a book tour several years ago, Scott confided to me that everyone our age who
was not asked to be in the Remainders bore a wound," Goldmark says. "And I said,
'What? Really? What do you play? I never knew you were musical.' And he said,
'I play nothing. I have no musical talent, but still I bear this wound.'"It was
so sweetly said that we invited him to be in the next show. And he kind of stuck.
.Ý.Ý. Maybe it was because he was willing to be a chick singer.
"Greg Iles, a mystery writer from
Natchez, Miss., is the newest recruit. A veteran of a rock 'n' roll band called
Frankly Scarlet, he's a little overqualified for the slot of rhythm guitar. He's
confident, though, that talent won't hold him back."I think they only wanted me
in the band because I have the right hair," Iles says.
"When we're playing, I spend a
lot of time thinking, 'Oooh, was that me?'Ý"-- Mitch Albom
The self-deprecating shtick has
worked well for the Re-mainders, keeping audiences' expectations low and band
members' comfort levels steady.But really, how bad are they? Press them a little
and you eventually learn that several have extensive musical experience. Beyond
Iles, others have done time in bands. King played in rock bands in high school
and coffeehouses in college. Barry earned spending money in college in a Philadelphia
rock 'n' roll band called Federal Duck. Pearson spent 11 years on the road with
a folk-rock band and still plays occasionally. Goldmark is the singing cowgirl
in front of a band called Train Wreck in San Francisco. Albom toyed with the idea
of being a jazz pianist before he became a sportswriter. And James McBride, who
wasn't on the Remainders' most recent tour but is still a member, supported himself
as a jazz saxophone player while writing his first book, "The Color of Water."
At the other end of the spectrum, there is much good-natured competition for the
mantle of least talented. "I am the true rock bottom," insists Chicago lawyer
Turow. "For everyone else, it's a name. For me, it's an adjective.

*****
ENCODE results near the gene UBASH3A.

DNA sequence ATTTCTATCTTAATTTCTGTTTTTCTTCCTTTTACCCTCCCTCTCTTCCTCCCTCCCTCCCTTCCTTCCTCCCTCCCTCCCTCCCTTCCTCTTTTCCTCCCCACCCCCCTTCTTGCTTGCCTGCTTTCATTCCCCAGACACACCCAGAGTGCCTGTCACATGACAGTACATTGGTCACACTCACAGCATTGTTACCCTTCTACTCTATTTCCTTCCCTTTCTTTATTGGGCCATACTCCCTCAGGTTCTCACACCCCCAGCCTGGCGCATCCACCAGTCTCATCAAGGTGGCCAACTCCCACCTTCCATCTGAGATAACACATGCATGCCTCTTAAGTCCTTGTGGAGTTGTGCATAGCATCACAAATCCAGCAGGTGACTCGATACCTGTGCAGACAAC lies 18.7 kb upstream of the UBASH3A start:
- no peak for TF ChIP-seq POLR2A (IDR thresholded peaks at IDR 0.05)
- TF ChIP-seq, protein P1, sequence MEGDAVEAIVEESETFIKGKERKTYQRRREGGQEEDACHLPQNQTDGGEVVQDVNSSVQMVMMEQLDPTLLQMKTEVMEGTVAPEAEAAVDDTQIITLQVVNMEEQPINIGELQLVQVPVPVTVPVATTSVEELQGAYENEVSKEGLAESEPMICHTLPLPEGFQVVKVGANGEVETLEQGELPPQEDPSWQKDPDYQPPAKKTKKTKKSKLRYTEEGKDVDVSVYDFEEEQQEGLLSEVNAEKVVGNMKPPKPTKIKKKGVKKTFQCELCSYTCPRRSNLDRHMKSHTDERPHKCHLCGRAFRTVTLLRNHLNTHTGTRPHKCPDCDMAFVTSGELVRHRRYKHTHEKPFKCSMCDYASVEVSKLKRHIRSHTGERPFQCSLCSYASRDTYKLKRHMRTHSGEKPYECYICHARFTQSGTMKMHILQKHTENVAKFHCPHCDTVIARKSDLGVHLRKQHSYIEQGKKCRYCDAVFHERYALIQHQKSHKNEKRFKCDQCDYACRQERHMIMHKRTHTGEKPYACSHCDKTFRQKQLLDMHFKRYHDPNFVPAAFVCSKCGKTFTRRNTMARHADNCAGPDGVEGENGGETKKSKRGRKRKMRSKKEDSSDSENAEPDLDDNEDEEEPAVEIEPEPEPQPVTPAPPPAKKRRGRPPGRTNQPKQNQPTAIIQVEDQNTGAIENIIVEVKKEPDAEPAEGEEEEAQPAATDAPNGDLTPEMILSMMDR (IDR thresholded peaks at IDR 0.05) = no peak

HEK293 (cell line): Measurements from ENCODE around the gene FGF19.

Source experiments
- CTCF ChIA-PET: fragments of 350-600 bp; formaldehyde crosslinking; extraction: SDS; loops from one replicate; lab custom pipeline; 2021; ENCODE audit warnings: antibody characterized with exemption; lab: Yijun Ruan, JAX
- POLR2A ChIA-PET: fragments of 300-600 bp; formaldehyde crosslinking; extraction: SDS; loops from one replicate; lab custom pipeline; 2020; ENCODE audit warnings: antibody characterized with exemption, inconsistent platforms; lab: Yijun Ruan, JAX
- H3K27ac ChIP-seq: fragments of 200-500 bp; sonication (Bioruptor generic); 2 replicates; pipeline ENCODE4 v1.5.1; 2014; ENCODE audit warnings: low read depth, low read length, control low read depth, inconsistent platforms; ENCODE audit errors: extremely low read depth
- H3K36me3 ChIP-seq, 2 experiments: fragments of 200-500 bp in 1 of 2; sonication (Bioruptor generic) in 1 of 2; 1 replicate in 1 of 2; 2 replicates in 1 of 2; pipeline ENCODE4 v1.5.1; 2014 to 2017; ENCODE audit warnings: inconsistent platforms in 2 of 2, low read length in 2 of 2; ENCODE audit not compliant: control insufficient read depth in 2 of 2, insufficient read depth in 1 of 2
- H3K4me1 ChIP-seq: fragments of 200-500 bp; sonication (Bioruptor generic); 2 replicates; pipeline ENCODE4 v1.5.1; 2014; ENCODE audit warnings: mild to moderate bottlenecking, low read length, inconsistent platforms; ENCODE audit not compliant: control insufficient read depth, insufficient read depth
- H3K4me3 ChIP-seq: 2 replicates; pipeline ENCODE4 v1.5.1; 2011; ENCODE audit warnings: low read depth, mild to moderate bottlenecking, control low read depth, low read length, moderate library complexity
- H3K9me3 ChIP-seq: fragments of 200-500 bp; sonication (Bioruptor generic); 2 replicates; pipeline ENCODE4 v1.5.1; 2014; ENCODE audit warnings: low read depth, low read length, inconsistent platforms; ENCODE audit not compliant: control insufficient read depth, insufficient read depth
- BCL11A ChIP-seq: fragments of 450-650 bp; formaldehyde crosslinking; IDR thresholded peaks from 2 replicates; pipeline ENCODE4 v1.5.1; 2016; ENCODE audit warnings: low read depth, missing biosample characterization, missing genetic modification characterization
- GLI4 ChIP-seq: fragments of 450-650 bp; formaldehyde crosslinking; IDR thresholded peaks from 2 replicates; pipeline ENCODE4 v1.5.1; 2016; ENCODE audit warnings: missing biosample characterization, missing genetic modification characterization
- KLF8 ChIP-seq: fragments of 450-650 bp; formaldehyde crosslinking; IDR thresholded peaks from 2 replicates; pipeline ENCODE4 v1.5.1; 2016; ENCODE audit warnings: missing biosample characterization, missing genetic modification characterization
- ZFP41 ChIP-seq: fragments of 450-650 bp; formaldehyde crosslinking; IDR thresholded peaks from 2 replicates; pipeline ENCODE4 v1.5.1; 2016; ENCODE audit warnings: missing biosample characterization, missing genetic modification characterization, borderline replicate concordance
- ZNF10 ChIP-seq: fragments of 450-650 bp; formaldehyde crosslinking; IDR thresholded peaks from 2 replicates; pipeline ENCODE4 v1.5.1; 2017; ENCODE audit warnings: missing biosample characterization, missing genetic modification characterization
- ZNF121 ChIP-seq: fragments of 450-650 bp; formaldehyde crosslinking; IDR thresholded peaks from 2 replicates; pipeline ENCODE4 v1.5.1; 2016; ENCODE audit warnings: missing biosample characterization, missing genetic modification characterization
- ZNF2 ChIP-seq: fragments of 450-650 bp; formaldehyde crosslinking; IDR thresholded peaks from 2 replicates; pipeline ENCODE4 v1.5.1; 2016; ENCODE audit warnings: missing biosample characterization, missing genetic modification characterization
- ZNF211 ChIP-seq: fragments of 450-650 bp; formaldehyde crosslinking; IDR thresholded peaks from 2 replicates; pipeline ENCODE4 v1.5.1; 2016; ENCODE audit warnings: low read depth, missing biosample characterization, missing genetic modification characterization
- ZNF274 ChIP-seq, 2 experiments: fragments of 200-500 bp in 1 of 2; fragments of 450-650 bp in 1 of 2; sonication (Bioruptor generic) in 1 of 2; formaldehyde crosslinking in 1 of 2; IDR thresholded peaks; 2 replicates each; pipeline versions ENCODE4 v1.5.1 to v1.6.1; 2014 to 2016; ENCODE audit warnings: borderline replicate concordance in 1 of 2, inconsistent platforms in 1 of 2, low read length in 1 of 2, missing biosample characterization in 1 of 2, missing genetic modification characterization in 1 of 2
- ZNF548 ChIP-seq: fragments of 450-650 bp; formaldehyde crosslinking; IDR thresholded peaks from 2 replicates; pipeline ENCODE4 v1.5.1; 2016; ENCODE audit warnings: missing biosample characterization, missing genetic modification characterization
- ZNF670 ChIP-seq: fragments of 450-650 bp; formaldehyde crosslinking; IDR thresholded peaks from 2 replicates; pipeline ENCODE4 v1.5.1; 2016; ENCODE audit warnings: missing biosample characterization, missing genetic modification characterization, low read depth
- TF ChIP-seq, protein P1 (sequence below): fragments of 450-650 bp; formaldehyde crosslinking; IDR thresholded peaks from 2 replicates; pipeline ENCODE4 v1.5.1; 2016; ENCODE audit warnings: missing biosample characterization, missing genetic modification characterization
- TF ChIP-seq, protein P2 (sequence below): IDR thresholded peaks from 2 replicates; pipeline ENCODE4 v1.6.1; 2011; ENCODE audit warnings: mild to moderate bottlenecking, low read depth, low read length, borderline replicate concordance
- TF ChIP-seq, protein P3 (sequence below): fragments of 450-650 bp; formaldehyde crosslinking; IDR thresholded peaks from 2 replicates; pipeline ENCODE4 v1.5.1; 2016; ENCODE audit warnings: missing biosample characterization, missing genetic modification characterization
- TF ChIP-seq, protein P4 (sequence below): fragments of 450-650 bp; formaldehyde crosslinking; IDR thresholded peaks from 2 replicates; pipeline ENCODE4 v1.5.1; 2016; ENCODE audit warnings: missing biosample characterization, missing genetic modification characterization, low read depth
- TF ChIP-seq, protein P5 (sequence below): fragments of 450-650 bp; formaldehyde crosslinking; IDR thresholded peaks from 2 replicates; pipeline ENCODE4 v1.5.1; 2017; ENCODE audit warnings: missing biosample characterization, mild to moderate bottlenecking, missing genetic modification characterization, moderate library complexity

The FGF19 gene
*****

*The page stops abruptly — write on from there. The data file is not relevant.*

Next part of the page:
"Tan is a consistent crowd favorite.
Her off-key rendition of "These Boots Are Made for Walkin'," done in full dominatrix
attire, has become a defining moment in every show. "In the beginning, I used
to just stand there and sing it," Tan recalls. "It was Al Kooper, our first musical
director, who said I should whip all the boys during the song, which I thought
was just disgusting. But all the boys thought it was really great. .Ý.Ý."Now I
know just to be really silly," Tan says. "I don't have a great voice, but the
whole song is really about attitude, and I have that. That's basically what our
band is about, too. Costumes and attitude. "A typical song set consists of golden
oldies and some frat-house perennials, from Buddy Holly's "Oh, Boy" to the Talking
Heads' "And She Was."
Some of the Remainders' renditions
are more recognizable than others, but there's a frenetic energy throughout their
performance that's infectious."We're not a listening-to band," Barry warns the
crowd in Los Angeles. "We're a band you need to dance to." A row of large, unsmiling
security men stand guard in front of the stage, just in case any of the librarians
or booksellers in the audience get too rowdy and climb the barricade.
"remainder (re-MAIN-der): noun.
a copy or number of copies of a book still held by a publisher when the sale has
fallen off, usually disposed of at a greatly reduced price."-- Webster's New World
The security detail may not have
been entirely necessary at the Remainders' Los Angeles show, but it's a precaution
they've come to appreciate in light of some scary, weird moments as rock 'n' rollers."Stephen
King is a very normal guy," Barry says, "but his fans .Ý.Ý. I just hope they're
not here." He recalls one especially eerie encounter during an early-morning rest
stop on the band's 1994 East Coast tour. "We got off the bus somewhere in North
Carolina at 4 a.m.," Barry recalls, "and there are people standing there holding